Facial recognition terminology explained

man pointing at whiteboard

At Nirovision, we understand that the language of biometrics can be quite complex and confusing, so we have prepared a list of terms you will come across when researching and reviewing facial recognition solutions and vendors.


Actions that take place to perform one (or more) specific jobs.


The data being used to perform the job.


How and where the technology is being deployed.  


Facial recognition is the process of identifying or verifying a person in digital images or video frames, through the facial biometric pattern and data.

This process is comprised of multiple steps, each performed by a specific algorithm with distinctive characteristics, organised in what’s called a pipeline. Every vendor has their own pipeline; not every pipeline performs the same steps, nor in the same order.

Nirovision pipeline

The most common steps are:

The act of finding a face in a given image, and pinpointing where that face is located in the image.

The grouping of similar faces within a database.

Comparing a face to a specific identity. E.g. does this face match an identity in the database? This could be done for 2 purposes:

  • Verification – answering the questions, ‘Is this person who we think they are?’ e.g. checking a detected face matches an image in a database.
  • Authorisation – answering the question ‘Is this person to do what they are trying to do?’ e.g. to allow access to something, such as unlocking a door.

Identifying a characteristic of a face, such as age, gender or expression.

Not all facial recognition systems perform all of the above tasks. Classifying for example might be used within an outdoor digital billboard whereas face recognition for a workplace might focus more on matching to identify workers entering.  


  • Biometric data
    Biometric data refers to a person’s physical characteristics such their face or their fingerprint.
  • Embedding
    A series of numerical vectors that represent key features detected in the image of a face, much like a fingerprint. Embeddings can be used to organise, filter, and rank images according to visual similarity. Embeddings are generated from the image of a face, but an image of a face cannot be generated from an embedding.
  • Identity
    An identity is the representation of a person as a collection of faces and embeddings with some associated metadata. This metadata can include a name, label or other information, but may also contain none of these.
  • Track
    A record of a series of detected faces over subsequent video frames which have been determined to be the same person.
  • Retention
    The length of time in which information in a database is stored.
  • Metadata
    Metadata is the “data that provides information about other data”. In the context of a facial recognition deployment, identity metadata refers to additional information stored alongside an identity, e.g. an external ID.
  • Encryption
    Encryption is a way of scrambling data so that only authorised parties can understand the information.
  • Model
    Sometimes referred to as the identity database, the model comprises all the generated embeddings and their relationships. Facial recognition databases are usually private and managed internally by the customer or user. Users must also give consent to be added to a database. Learn more about Australian Privacy Laws.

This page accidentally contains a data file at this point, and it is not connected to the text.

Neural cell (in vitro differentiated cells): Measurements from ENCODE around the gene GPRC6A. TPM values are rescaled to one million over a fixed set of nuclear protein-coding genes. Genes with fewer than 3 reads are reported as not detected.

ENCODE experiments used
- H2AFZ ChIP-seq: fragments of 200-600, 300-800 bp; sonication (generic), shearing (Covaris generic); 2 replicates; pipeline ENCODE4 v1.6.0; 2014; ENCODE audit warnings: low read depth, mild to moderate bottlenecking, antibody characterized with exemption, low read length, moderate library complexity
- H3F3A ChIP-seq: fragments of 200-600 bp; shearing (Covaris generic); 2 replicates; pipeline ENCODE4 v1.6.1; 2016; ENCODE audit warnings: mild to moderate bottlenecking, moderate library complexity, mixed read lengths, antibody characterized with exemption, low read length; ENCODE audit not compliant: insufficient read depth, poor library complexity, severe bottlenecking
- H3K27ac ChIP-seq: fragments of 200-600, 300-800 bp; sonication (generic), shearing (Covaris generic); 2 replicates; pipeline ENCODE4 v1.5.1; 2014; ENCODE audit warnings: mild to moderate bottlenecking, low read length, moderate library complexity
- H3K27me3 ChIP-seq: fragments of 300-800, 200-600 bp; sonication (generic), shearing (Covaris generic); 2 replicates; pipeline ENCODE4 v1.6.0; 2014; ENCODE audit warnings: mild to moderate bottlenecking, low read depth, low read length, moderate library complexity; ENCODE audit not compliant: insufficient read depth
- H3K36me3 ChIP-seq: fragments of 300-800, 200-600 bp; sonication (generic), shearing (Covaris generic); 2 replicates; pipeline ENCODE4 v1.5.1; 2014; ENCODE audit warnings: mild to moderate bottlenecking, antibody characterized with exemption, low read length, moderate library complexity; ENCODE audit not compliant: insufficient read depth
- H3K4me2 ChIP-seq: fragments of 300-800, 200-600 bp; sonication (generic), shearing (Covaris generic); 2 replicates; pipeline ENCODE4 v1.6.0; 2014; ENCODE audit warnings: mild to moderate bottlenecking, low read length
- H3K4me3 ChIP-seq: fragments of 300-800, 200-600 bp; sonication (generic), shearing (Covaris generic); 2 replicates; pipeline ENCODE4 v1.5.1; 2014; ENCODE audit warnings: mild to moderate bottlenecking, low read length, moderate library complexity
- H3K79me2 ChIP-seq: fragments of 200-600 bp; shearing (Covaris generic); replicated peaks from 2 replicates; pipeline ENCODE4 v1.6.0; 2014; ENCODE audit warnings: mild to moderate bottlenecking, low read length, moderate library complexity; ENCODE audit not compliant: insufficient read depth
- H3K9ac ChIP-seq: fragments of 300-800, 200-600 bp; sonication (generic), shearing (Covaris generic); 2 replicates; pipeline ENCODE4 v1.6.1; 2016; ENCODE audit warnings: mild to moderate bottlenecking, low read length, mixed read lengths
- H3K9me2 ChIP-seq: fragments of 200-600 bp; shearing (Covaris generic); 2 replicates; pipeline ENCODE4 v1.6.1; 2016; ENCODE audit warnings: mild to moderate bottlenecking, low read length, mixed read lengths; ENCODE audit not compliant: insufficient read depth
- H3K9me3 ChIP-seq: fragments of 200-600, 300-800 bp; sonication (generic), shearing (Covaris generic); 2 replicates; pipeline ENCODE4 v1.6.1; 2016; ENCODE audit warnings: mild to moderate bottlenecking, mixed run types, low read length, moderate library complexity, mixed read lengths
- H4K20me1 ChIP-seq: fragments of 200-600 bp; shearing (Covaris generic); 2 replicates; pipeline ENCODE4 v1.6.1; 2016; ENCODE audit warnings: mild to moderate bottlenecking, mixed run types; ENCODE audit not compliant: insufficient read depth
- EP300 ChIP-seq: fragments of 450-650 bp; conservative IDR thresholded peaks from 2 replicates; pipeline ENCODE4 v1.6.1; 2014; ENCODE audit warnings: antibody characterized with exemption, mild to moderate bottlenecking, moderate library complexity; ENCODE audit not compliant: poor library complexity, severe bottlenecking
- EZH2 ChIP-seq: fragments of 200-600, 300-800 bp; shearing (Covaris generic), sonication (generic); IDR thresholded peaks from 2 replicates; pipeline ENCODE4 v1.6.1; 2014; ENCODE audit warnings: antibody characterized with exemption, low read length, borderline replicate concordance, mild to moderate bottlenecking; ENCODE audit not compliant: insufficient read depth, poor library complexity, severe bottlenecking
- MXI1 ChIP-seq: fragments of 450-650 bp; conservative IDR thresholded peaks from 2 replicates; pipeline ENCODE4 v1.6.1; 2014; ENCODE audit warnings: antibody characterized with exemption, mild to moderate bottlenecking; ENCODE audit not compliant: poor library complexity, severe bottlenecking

• IP Camera
    An internet protocol camera, or IP camera, is a type of digital video camera that receives control data and sends image data via the internet.
  • Frame Rate
    Frame rate is the speed at which IP cameras record images within a unit of time and it is usually expressed as frames per second (FPS). Each image represents a frame, so if a video is captured and played back at 20 fps, that means each second of video show 20 distinct still images.
  • Resolution
    Refers to the size of a digital image the camera produces, and is usually expressed in terms of “megapixels.”
  • Shutter speed
    In digital photography the shutter speed is the unit of measurement which determines how long the shutter remains open as the picture is taken. It’s one of three elements that affect how light or dark an image is (called exposure) which can impact the facial recognition performance.
  • Server
    A facial recognition server is a computer that monitors the streams of nominated IP cameras and process them through a facial recognition pipeline. Servers can be hosted on the cloud, or on premises. On-premise servers run software at the premises of the person or organisation using the software, rather than at a remote facility or cloud.
Deployment in Nirovision
  • GPU
    A graphics processing unit (GPU) is a specialised electronic circuit designed to rapidly manipulate and alter memory to accelerate the creation of images in a frame buffer intended for output to a display device. GPUs are used in embedded systems, mobile phones, personal computers, workstations, and game consoles. Some facial recognition systems require a server to run their algorithm.

Every environment’s lighting conditions are particular, and change throughout the day. These changes, despite being barely noticeable to the human eye, have a tremendous impact on the quality of faces detected. The better the data’s quality, the better the performance of the system… and it all starts with deployment considerations such as hardware quality, camera placement, and camera settings.

We hope this helps with your understanding of facial recognition. If you have any specific questions you can contact us anytime.

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